In 1999, Rachel Scott was the first of 12 students killed in shootings that also claimed the life of a teacher at Columbine High School in Colorado.
And Scott's story was brought to students at West Intermediate School Tuesday morning during an assembly. The fifth- and sixth-graders at the Leavenworth intermediate school also were presented with five challenges.
"Rachel's life has touched millions of people all over the world," said Meichelle Gibson, a speaker for the program Rachel's Challenge.
Gibson is in Leavenworth this week to speak at three schools. She also spoke Tuesday night during a bullying awareness community event at Leavenworth High School.
The Rachel's Challenge program was started by Scott's parents. The challenges presented to students Tuesday were based on Scott's life and the writings she left behind.
Gibson's visit is being hosted by the Leavenworth public schools. Ben Boothe, director of secondary education for the school district, said the program is designed to equip students with skills necessary to to stand up to bullying and create a culture of kindness and compassion.
Boothe said Superintendent Kelly Crane wrote a grant to pay to bring the program to Leavenworth. The grant was awarded by the Leavenworth Public Schools Education Foundation.
In her writings, Scott encouraged people to dream and set goals, Gibson said.
The first of five challenges Gibson presented to the West students was, "Dream big and believe in yourself."
If Scott had been at the intermediate school Tuesday, she would have told students that things such as who their parents are and how rich or poor they are don't matter. What really matters is if the students can believe in themselves and believe they can make a difference in the world, Gibson said.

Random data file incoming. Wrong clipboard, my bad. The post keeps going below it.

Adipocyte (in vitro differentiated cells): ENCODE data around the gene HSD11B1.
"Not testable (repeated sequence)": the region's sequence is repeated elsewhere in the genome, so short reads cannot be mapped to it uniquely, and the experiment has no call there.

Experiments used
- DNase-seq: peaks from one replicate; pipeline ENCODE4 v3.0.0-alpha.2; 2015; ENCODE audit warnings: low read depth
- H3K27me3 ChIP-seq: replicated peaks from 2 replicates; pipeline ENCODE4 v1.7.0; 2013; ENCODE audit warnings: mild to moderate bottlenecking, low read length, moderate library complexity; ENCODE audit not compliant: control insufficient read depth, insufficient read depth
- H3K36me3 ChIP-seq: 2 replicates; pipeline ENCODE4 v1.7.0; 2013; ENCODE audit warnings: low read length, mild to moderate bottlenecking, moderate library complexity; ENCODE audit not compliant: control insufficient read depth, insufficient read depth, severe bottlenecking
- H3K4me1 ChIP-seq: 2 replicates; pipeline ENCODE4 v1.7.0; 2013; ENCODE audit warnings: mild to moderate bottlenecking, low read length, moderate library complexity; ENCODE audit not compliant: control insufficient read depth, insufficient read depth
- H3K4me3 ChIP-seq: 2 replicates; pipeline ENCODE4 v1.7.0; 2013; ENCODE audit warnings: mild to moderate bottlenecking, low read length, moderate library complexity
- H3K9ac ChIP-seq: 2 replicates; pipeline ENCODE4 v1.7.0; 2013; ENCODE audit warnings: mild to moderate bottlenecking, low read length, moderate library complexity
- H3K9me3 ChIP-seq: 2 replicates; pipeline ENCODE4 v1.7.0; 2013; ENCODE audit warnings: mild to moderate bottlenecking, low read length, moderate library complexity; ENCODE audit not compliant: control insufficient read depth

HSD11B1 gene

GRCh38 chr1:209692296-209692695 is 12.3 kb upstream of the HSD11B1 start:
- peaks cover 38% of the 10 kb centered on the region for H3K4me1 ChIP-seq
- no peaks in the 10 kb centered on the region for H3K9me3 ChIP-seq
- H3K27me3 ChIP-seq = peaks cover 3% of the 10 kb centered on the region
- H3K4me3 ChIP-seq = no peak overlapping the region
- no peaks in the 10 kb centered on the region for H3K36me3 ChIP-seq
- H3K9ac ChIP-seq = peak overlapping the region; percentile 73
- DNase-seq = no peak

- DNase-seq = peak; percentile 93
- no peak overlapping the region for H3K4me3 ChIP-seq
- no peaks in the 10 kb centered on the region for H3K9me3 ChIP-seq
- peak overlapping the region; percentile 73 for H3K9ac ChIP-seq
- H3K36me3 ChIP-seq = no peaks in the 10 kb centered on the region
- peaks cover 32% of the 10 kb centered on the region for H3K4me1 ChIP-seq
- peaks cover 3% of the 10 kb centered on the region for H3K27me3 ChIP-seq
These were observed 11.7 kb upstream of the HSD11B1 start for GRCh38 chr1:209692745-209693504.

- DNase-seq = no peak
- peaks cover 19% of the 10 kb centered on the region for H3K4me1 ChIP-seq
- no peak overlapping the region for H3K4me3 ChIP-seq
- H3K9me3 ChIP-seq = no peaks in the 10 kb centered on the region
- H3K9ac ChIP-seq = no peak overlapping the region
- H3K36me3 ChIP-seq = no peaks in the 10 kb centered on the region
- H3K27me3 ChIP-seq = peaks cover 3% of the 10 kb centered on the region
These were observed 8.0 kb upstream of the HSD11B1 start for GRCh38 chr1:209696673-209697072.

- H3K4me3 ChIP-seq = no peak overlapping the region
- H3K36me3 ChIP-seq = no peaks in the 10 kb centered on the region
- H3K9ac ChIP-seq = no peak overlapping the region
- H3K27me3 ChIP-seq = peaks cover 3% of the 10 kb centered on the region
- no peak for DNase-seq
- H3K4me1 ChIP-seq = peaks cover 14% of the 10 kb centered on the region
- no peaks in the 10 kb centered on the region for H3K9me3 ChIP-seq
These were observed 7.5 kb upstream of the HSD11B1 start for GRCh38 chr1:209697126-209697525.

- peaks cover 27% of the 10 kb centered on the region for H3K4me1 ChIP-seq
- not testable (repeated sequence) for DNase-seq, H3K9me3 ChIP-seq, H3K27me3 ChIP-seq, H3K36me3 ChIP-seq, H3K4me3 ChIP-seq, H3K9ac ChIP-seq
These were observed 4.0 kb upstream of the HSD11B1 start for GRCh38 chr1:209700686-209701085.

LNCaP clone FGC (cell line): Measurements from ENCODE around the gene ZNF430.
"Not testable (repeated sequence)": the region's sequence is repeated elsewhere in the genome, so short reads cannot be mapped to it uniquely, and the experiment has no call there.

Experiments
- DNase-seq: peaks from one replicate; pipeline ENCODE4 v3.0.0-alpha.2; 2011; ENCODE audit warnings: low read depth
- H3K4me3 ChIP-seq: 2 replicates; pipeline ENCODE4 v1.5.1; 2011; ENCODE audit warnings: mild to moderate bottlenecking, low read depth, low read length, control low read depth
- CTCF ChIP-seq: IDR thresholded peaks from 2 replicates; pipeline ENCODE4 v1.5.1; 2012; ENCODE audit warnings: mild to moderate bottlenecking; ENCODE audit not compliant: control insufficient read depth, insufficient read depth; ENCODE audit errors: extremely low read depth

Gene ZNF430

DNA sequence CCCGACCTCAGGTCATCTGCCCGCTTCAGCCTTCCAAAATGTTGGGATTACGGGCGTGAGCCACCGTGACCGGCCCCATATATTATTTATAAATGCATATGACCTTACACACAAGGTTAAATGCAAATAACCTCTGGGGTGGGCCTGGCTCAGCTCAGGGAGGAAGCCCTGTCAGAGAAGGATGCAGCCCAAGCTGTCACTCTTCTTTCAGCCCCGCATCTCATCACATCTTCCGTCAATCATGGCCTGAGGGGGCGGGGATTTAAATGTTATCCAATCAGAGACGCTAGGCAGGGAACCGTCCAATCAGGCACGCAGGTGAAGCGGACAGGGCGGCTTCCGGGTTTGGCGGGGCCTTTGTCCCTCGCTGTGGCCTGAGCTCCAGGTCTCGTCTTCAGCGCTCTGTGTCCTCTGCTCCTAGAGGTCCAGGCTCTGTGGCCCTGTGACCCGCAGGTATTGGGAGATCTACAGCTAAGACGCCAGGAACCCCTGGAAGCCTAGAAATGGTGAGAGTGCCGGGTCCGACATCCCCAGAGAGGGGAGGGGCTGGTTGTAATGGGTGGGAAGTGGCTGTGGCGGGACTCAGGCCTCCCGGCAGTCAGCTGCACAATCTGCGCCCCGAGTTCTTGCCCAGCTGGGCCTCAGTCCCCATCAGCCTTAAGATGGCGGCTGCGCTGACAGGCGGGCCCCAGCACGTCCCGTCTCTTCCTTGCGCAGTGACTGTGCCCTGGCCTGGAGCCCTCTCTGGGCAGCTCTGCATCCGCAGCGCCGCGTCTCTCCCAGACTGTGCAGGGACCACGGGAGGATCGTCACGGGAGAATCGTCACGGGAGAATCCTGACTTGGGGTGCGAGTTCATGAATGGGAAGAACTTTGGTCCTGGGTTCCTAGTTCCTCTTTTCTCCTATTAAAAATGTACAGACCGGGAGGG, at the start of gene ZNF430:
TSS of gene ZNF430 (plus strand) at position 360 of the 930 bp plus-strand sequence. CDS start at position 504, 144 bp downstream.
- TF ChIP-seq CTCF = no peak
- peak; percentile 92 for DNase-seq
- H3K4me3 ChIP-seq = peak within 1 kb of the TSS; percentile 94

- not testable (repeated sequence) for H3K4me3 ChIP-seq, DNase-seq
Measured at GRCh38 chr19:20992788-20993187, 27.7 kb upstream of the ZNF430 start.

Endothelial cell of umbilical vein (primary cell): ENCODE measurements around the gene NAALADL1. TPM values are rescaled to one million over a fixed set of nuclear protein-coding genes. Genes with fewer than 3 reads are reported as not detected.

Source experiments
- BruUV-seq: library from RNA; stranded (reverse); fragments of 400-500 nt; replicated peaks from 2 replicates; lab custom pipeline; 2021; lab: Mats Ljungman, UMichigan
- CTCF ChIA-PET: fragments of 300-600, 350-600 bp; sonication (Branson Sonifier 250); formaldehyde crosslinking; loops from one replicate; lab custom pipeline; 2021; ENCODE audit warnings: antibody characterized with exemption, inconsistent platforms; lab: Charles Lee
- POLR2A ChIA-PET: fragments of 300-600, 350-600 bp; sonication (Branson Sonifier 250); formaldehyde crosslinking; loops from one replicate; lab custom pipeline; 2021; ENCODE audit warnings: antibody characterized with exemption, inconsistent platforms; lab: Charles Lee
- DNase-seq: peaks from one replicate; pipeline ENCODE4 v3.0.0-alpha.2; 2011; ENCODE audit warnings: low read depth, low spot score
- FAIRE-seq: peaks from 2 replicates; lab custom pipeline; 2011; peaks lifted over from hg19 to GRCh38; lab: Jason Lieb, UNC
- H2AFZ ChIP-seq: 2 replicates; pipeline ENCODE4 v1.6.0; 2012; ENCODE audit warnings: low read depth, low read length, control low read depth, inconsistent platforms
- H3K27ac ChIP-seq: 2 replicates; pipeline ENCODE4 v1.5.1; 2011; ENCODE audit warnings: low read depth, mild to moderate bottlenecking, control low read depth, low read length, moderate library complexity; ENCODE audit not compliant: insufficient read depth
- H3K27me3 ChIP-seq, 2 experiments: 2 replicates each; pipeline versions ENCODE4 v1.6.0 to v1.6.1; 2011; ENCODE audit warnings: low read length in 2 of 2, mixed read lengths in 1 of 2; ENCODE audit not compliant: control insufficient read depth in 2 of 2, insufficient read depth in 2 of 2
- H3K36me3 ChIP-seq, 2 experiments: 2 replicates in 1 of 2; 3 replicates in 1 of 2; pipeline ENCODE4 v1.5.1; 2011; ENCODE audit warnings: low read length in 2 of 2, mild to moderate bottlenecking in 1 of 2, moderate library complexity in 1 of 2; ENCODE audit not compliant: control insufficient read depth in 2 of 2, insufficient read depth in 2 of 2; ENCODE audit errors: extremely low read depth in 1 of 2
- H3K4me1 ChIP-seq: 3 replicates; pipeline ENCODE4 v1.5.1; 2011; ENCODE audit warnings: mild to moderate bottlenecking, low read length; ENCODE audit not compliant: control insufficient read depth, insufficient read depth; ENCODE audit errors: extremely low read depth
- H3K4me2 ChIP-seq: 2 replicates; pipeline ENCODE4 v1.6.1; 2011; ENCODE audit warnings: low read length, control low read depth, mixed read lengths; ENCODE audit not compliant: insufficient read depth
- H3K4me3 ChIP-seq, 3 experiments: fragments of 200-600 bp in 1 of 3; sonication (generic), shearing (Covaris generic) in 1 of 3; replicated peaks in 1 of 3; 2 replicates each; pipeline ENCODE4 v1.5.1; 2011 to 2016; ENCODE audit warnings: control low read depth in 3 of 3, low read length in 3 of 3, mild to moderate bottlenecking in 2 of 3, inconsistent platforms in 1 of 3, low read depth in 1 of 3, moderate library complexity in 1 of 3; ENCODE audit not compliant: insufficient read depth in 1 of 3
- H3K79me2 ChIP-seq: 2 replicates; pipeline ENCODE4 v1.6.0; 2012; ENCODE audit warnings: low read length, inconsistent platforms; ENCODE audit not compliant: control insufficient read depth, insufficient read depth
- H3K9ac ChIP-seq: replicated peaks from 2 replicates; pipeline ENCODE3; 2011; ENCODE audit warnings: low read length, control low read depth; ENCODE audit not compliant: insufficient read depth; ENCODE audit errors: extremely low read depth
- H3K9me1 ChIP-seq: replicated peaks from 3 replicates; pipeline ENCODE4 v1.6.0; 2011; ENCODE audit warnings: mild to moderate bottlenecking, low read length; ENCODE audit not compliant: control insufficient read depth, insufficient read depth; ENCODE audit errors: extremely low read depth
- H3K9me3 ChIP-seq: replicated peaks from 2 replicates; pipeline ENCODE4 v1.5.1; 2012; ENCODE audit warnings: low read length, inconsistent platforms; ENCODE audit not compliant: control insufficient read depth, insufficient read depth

"You have the power to make a really big difference in this world if you believe in yourself," the speaker said.
The second challenge was, "Be kind to others."
She asked the students to think about how they want the people they love the most to be treated. And she asked that the students treat others this way.
Gibson told the students there is such a thing as positive gossip. And the third challenge was, "Practice positive gossip."
The students were encouraged to practice saying good things about people when they're not around. Word of the nice comments eventually will reach the people who were the subject of the remarks. And in turn, they may say positive things about the students, Gibson said.
All it may take, she said, is one smile, one kind word or one act of kindness to make a huge difference in a person's life.
Page 2 of 2 - The fourth challenge was, "Show appreciation for those you love."
Gibson asked the students to go to the people they love most during the next three days and tell them how much they mean to them.
"I really want you to do this with your heart," she said.
The final challenge was, "Be the answer."
Gibson's presentation Tuesday morning was an all-school assembly. But in the afternoon, she met with a smaller group of the student body for a Friends of Rachel Club training.
Gibson is scheduled to make another presentation today during an all-school assembly at Richard W. Warren Middle School and conduct training with students from the middle school.
She will be making a presentation and training students Thursday at Leavenworth High School.
Gibson said her assembly presentations for the middle school and high school students as well as the community would be somewhat different than the one she gave at West. That's because the presentations are tailored to different audiences.
Boothe said about 100 students from each of the three schools were selected for the training. He said they're learning strategies and activities they can use with classmates to keep the momentum going. He said students who undergo the training also can visit the elementary schools in the district to mentor or train the younger students.